Events | Black Germans Between Erasure and Tokenism

Royce Hall 236, UCLA | 7. März 2023 | 21:00 (MEZ)

Die Journalistin und Autorin Alice Hasters ist eine der wichtigsten zeitgenössischen schwarzen deutschen Stimmen. Ihr Bestseller „Was weiße menschen nicht über Rassismus hören wollen, aber wissen sollten" aus dem Jahr 2019 führte in Deutschland zu lebhaften öffentlichen Debatten über Rasse und Rassismus.

*Diese Veranstaltung findet in englischer Sprache statt*

In her lecture at UCLA, Hasters will address the central assumption that frames Black German life today: the perception that Black people are "new" to Germany. This assumption erases the fact that Black people have lived in German-speaking lands for hundreds of years. As she shows, it also allows anti-Black racism and its history to be falsely viewed as only an American or Western problem with no relation to the German context. Examining the dynamics that unfold from this skewed understanding, Hasters argues that attending to the history of anti-Black racism in Germany enables a deeper understanding of German identity, racism, and antisemitism today.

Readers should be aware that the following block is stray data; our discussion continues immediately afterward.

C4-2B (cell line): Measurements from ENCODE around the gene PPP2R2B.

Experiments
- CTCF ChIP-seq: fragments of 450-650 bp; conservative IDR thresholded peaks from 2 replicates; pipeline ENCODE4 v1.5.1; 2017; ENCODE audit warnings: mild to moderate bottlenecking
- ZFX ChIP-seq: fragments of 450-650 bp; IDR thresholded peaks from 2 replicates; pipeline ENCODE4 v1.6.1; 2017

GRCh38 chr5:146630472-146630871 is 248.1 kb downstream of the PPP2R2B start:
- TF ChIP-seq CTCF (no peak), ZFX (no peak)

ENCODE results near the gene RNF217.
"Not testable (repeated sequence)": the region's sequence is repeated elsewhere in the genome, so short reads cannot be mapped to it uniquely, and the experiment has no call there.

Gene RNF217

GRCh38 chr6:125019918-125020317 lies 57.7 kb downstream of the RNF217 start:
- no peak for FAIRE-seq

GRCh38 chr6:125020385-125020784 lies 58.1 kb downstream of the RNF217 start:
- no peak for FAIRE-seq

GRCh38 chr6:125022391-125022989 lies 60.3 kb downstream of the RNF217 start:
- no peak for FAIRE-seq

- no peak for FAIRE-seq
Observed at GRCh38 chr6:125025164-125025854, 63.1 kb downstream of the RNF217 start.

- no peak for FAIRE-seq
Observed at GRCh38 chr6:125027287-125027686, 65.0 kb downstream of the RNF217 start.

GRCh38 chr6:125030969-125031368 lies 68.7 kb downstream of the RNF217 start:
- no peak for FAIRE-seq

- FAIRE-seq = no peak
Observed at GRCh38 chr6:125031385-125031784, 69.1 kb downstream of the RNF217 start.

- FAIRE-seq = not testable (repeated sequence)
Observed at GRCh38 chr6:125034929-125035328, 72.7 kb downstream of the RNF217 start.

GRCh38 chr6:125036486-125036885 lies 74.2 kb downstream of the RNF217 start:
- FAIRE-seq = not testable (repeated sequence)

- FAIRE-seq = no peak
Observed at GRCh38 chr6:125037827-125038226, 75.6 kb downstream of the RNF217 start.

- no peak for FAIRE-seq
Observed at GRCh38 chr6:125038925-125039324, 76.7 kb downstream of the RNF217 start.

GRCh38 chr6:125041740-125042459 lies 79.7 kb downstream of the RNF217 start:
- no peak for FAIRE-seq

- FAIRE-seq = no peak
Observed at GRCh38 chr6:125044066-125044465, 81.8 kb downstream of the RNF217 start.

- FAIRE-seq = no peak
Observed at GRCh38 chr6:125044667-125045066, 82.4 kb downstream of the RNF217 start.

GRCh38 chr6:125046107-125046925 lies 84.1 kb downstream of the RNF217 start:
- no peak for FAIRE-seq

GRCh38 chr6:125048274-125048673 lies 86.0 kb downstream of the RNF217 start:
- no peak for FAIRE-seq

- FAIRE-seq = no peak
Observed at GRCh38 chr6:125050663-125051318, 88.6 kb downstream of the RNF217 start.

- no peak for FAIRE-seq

Alice Hasters is a journalist, author, and podcaster. She studied at the German School of Journalism in Munich and after graduating worked for the »Tagesschau« and Rundfunk Berlin-Brandenburg, among others. Since 2016, Hasters has been producing the podcast »Feuer & Brot« (tr: Fire & Bread) about politics and pop culture together with Maximiliane Häcke. In her publications, she deals with the topics of Afro-German identity, racism, and intersectionality. Hasters was named culture journalist of the year in 2020 by medium magazine. She is the author of Was weiße Menschen nicht über Rassismus hören wollen, published by Hanser Verlag, and is currently a 2023 Fellow at the Thomas Mann House Los Angeles.


University of California, Los Angeles

Royce Hall 236

10745 Dickson Ct,

Los Angeles, CA 90095

Diese Veranstaltung ist öffentlich.

Zur Anmeldung

Diese Veranstaltung wird präsentiert vom Department of European Languages & Transcultural Studies und dem Center for European & Russian Studies der University of California, Los Angeles in Zusammenarbeit mit dem Thomas Mann House.